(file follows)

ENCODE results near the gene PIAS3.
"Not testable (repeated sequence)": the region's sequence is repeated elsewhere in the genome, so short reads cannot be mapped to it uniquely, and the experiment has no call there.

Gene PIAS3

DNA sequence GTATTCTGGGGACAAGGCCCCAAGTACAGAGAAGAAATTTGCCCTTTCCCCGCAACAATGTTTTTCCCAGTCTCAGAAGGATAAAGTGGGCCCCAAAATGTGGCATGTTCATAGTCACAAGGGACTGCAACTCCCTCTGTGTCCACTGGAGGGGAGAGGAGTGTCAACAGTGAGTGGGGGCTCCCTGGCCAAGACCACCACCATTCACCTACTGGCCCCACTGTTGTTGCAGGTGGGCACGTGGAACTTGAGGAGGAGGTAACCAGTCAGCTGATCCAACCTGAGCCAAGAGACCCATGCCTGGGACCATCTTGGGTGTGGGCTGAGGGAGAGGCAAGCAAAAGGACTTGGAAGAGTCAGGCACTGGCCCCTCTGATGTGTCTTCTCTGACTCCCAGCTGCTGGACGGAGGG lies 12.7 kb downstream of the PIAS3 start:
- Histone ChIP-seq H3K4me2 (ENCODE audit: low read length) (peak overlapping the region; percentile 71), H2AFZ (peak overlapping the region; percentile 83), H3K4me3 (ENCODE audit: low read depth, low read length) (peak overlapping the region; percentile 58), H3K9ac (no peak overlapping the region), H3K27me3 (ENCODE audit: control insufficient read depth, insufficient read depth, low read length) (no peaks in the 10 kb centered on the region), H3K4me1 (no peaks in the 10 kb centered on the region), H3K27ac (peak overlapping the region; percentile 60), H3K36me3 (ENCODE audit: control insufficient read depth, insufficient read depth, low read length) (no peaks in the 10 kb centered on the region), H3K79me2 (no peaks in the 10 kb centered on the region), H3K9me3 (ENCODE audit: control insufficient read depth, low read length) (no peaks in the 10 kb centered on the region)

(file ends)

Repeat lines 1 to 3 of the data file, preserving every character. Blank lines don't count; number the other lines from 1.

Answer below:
ENCODE results near the gene PIAS3.
"Not testable (repeated sequence)": the region's sequence is repeated elsewhere in the genome, so short reads cannot be mapped to it uniquely, and the experiment has no call there.

Gene PIAS3